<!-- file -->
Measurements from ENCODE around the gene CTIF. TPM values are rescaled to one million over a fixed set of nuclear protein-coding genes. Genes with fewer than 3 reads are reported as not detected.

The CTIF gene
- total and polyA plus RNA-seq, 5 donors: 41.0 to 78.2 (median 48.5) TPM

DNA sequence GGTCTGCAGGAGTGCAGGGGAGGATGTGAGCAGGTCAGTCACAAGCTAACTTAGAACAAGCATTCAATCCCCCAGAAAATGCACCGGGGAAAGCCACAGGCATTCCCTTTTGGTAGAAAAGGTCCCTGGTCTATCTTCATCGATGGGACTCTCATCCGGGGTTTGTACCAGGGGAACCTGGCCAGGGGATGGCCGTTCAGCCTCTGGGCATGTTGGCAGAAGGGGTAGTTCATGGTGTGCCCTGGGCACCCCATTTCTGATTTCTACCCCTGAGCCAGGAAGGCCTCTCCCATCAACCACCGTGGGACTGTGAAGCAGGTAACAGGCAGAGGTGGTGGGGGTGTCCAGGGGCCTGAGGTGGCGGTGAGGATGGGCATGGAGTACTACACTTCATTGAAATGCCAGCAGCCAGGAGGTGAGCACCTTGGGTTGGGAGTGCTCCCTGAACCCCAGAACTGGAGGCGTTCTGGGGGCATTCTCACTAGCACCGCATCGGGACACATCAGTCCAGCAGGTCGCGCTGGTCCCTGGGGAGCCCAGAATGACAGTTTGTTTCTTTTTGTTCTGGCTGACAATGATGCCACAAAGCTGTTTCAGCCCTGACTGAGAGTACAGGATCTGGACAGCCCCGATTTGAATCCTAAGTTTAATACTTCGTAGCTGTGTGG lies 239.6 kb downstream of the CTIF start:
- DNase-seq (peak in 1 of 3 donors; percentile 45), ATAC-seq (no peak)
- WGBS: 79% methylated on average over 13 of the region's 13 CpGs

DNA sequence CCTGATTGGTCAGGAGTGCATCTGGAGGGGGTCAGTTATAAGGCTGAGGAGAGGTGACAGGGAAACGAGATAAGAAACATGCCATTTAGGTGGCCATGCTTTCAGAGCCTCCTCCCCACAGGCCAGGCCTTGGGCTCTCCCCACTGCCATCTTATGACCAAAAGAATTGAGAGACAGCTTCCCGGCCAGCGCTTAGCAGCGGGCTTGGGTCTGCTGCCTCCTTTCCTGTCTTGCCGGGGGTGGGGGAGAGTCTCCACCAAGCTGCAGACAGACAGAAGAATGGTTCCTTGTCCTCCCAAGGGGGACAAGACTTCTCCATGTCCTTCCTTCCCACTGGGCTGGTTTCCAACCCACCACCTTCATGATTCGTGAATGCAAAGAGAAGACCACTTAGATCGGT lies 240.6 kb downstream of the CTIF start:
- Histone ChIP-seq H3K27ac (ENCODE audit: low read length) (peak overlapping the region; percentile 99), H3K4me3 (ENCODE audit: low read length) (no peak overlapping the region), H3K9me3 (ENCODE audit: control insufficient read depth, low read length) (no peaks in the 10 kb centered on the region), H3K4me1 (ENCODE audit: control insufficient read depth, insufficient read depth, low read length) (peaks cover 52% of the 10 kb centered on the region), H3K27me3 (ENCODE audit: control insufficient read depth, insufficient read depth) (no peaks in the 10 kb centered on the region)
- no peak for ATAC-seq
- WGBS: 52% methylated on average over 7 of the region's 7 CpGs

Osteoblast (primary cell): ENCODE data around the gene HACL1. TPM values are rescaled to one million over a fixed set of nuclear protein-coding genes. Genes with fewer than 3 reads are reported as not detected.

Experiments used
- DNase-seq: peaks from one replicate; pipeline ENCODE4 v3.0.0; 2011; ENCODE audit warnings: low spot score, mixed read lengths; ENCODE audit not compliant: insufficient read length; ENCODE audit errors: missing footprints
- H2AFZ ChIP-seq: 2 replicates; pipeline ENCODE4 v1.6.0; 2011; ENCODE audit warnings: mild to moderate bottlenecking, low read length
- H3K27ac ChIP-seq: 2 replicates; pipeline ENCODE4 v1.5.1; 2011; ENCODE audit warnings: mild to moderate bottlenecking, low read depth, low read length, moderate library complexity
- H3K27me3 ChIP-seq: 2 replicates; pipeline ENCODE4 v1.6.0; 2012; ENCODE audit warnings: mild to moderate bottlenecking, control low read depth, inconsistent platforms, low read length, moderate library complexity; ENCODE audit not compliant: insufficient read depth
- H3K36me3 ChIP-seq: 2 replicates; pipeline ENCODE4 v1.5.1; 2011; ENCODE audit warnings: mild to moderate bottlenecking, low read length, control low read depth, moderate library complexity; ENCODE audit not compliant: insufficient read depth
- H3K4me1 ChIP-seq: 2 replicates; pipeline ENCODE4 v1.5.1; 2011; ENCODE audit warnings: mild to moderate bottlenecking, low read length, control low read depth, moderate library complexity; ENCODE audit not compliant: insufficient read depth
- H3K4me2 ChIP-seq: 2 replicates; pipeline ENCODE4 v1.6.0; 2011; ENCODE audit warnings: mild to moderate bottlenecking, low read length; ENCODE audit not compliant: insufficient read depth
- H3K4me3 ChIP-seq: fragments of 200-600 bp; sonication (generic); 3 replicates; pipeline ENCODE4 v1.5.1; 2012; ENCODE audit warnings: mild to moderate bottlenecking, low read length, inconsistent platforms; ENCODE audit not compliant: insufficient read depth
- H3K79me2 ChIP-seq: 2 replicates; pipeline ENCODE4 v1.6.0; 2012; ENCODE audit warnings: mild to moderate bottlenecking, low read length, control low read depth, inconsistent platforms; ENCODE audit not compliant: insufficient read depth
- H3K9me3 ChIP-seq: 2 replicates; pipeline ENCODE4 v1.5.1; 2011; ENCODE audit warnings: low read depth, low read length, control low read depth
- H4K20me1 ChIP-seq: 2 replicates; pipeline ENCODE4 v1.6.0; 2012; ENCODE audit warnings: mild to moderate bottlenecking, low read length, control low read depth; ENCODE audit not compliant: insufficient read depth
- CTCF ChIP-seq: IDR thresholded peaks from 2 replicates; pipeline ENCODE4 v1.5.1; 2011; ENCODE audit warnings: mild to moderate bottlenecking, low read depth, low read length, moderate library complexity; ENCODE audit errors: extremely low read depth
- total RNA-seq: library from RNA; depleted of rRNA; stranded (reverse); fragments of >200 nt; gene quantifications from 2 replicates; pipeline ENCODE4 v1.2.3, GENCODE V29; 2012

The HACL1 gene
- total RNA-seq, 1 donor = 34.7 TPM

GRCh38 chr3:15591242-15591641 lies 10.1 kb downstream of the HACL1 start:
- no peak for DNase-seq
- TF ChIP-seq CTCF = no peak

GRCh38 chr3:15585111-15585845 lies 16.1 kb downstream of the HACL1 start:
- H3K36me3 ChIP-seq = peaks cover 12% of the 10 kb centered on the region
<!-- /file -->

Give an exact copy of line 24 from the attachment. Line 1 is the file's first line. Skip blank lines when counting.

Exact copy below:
- CTCF ChIP-seq: IDR thresholded peaks from 2 replicates; pipeline ENCODE4 v1.5.1; 2011; ENCODE audit warnings: mild to moderate bottlenecking, low read depth, low read length, moderate library complexity; ENCODE audit errors: extremely low read depth